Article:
Belgian Paralympic athlete Marieke Vervoort revealed two years ago that in 2008, she had been approved to receive euthanasia. The Paralympian was an accomplished wheelchair racer, having won gold and silver at the London 2012 Paralympics, and silver and bronze at the 2016 Rio Games. However, she suffered from an incurable degenerative muscle disease that caused constant pain, seizures, and in Vervoort’s case, paralysis in her legs. In October 2019, Vervoort made the decision to end her life through euthanasia at the age of 40.
Euthanasia remains a controversial medical procedure. Euthanasia is when a person makes a conscious decision to die, and asks for help in doing so. This might be receiving a doctor or other person to help them. It’s different from assisted suicide, where someone assists an person in taking their own life but the final deed is still done by the individual.
While some proponents, like Vervoort, argue that it can ease suffering, and give a person agency over their own life, others argue that euthanasia is unnatural, and is difficult to properly control—especially in the case of patients who might not be able to fully consent.
Euthanasia has been legal in Belgium since 2002. However, it’s still currently only legal in a handful of countries, including the Netherlands, Luxembourg, and Canada. Although Vervoort felt euthanasia gave her agency over her own life—especially as her condition worsened—her death still highlights many aspects of the moral and legal questions that need to be answered when it comes to euthanasia. Much of the current debate still taking place wonders whether anyone should be able to access it, under what circumstances, and the extent to which we should honour the individual’s choice.
Having the right conversations
My research sought to provide insight into how we can frame our conversations around euthanasia, through speculative design. The field of design is often described as a problem-solving activity. However, many problems are often simply too complex to be solved. The field of speculative design is unique – it’s a method of designing that uses hypothetical prototypes or scenarios to highlight problems rather than solve them. Speculative designs can help consider any potential unintended consequences in a proposed scenario.
I sought to address the complicated moral dilemma of euthanasia by creating The Plug, an applied thought experiment which aimed to think through the consequences of patient control in euthanasia for dementia.
Some terminal conditions, such as dementia, pose more complications for euthanasia. For example, in the Netherlands, an increasing number of people are opting to use euthanasia after being diagnosed with dementia. An advance euthanasia directive is a document in which a person outlines what decisions should be made in the future, should they be unable to make those decision themselves. Currently, many advance directives make statements such as, “when I am no longer myself,” or “when I can’t recognise my children”, to outline when euthanasia should be administered. However, these conditions are hard to measure and comply with.
These advance euthanasia directives are also largely ignored by physicians having to perform euthanasia, because the symptoms of dementia clash with due care criteria – the criteria that a patient must fulfil in order to be administered euthanasia.
In the Netherlands, one study found that only 3% of advance directives are complied with. A person with dementia is often unable to consent at the time of death, which makes it difficult to establish whether the person’s suffering is “hopeless and unbearable”—one of the due care criteria for euthanasia in the Netherlands.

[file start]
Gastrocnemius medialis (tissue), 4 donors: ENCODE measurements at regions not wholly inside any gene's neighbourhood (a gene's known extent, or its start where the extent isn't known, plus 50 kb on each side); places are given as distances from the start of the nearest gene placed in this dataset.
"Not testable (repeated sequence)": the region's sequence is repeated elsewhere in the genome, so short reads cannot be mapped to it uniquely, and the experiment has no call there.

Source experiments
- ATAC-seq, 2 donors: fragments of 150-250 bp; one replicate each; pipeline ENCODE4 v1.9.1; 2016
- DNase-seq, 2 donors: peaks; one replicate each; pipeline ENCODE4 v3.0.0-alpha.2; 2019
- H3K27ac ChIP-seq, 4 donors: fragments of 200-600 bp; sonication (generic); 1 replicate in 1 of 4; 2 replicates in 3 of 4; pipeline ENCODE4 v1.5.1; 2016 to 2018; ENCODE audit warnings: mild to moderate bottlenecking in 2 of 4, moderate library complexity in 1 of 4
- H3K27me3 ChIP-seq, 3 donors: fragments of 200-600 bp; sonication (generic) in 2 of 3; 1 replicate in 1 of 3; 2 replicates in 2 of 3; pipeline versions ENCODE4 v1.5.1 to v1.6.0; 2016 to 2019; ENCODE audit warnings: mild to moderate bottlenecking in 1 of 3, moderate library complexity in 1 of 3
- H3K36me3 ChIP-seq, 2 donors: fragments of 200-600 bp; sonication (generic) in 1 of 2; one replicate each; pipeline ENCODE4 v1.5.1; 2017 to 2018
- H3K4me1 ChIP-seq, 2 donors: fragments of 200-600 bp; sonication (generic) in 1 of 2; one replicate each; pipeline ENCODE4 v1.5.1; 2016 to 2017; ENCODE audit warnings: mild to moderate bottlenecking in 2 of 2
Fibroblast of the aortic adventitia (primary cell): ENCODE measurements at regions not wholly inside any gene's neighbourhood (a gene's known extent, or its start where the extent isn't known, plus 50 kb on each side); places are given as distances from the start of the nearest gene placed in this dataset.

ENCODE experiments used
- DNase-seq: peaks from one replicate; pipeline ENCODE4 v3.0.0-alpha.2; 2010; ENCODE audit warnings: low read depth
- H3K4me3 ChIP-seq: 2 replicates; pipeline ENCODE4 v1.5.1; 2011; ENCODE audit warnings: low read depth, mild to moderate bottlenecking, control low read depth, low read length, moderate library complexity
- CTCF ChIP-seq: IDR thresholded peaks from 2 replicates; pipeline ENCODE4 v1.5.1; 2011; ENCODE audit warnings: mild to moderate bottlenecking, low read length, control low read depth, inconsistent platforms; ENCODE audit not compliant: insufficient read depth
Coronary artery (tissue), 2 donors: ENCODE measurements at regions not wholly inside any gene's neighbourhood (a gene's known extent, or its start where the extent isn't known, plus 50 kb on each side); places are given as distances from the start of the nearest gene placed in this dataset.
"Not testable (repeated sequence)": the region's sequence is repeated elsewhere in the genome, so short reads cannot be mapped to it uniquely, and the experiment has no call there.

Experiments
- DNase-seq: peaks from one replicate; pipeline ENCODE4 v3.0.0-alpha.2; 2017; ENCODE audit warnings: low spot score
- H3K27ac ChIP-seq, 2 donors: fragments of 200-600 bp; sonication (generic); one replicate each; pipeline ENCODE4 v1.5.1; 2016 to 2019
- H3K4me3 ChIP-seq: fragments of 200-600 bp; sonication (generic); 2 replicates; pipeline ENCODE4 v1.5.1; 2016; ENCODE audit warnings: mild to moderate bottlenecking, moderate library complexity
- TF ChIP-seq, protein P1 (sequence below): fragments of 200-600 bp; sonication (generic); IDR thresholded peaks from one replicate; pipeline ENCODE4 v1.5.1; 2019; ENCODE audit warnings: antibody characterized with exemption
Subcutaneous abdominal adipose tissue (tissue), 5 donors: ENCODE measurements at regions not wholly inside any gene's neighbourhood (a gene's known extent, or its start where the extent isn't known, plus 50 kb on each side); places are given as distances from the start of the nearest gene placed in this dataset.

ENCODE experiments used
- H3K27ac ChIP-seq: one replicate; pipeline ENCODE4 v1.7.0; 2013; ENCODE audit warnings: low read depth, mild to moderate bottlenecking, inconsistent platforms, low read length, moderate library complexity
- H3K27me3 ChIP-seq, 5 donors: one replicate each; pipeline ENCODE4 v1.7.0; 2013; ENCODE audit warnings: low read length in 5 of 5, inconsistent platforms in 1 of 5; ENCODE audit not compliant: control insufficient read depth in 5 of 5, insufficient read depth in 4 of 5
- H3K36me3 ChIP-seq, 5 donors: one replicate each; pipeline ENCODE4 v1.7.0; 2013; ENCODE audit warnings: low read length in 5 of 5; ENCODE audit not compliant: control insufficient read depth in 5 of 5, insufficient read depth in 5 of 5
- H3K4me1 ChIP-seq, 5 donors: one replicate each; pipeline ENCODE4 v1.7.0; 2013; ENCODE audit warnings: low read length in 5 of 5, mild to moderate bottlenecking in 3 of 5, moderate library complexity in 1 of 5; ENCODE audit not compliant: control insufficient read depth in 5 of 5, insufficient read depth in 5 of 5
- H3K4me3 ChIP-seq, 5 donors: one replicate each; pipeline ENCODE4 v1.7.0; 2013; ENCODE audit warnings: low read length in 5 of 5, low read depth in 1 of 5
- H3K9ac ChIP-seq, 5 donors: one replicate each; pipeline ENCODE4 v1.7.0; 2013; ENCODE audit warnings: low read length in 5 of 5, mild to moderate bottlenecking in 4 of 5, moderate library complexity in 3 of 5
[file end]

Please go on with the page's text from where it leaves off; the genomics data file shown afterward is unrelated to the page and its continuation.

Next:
A hypothetical implant
The Plug is a hypothetical implanted advance euthanasia directive that would trigger a swift and painless death once the conditions described in the advance euthanasia directive are reached. My research was intended to address several issues, such as the rights of a person whose personality might be changed because of dementia, the need for advance directives to be much more detailed, as well as the difficulty that physicians may face when performing euthanasia.
The Plug would deal with the consent issue by creating a situation where the person requesting euthanasia is the one who consents. The person they might become as a result of dementia is deliberately excluded in this scenario in order to address who should have the right to decide—the person before dementia, or during dementia.
The Plug would hypothetically be installed in cognitively competent people who might be afraid of developing and living with dementia. The device would be connected to other health-trackers and sensors installed in the home—and potentially even loved ones—to measure if the pre-programmed conditions the patient wants to avoid are coming to pass. If this was the case, The Plug would be triggered, causing the person to die peacefully in their sleep. This scenario was designed to ask a number of questions about advanced euthanasia directives, including how conditions can be measured, and, if they can’t, what decision should be made—and whether it still should.
The applied thought experiment of The Plug has encouraged much conversation among expert stakeholders. It raised awareness about the need for advance directives to be much more specific. Additionally it highlighted the need to acknowledge the contrast in the rights of a person before and after living with dementia. The role of general practitioners was seen as very important, and it is recommended that these doctors initiate end-of-life conversations early, both with the patient and their loved-ones. In places where euthanasia becomes legal, GPs may need additional support or education in order to be able to do this well.
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